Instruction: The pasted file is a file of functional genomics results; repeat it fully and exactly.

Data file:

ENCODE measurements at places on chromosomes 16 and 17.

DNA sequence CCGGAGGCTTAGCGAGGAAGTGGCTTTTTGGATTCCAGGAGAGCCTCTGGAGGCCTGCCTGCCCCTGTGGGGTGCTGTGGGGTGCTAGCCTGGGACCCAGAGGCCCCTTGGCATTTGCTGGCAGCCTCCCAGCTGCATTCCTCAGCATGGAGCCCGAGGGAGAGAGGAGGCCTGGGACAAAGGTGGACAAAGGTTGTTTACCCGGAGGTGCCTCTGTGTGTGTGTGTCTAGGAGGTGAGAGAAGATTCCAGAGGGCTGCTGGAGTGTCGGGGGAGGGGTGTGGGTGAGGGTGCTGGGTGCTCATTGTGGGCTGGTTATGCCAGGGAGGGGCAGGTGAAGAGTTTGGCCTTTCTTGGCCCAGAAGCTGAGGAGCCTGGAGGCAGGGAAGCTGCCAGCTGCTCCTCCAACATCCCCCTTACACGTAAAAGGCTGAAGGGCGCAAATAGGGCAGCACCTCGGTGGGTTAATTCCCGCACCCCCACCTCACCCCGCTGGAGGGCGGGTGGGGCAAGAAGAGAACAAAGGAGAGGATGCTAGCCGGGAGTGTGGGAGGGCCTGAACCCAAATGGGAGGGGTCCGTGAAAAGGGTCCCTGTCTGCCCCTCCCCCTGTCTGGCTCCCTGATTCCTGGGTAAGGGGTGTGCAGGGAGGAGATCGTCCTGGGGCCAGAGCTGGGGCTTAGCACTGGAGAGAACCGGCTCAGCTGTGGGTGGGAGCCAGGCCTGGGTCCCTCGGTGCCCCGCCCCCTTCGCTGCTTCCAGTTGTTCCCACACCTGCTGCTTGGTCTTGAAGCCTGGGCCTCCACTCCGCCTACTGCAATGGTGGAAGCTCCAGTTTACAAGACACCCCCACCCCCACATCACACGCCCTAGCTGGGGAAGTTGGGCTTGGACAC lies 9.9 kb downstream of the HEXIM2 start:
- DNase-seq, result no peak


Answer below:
ENCODE measurements at places on chromosomes 16 and 17.

DNA sequence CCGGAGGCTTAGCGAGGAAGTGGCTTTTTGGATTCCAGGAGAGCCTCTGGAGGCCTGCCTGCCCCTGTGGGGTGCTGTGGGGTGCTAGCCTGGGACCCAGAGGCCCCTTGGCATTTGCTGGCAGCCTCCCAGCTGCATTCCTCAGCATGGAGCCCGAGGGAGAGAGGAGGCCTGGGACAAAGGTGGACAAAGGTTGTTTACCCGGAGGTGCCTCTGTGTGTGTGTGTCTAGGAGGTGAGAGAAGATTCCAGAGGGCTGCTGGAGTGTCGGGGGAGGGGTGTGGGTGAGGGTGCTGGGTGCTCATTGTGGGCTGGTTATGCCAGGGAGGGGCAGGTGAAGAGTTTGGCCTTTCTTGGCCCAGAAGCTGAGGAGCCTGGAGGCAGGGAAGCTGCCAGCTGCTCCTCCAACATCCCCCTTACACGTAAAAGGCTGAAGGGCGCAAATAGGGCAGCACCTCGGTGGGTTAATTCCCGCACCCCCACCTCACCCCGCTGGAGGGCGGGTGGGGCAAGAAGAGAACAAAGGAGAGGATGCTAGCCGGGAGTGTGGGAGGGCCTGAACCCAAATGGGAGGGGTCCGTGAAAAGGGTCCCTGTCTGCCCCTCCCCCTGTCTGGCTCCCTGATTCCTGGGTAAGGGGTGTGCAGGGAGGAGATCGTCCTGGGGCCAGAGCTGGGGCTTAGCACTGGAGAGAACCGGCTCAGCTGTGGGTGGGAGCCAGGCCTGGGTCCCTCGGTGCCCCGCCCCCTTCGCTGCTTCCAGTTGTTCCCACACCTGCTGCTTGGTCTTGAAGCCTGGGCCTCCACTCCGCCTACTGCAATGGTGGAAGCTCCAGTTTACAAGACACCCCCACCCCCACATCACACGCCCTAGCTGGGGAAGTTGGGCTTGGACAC lies 9.9 kb downstream of the HEXIM2 start:
- DNase-seq, result no peak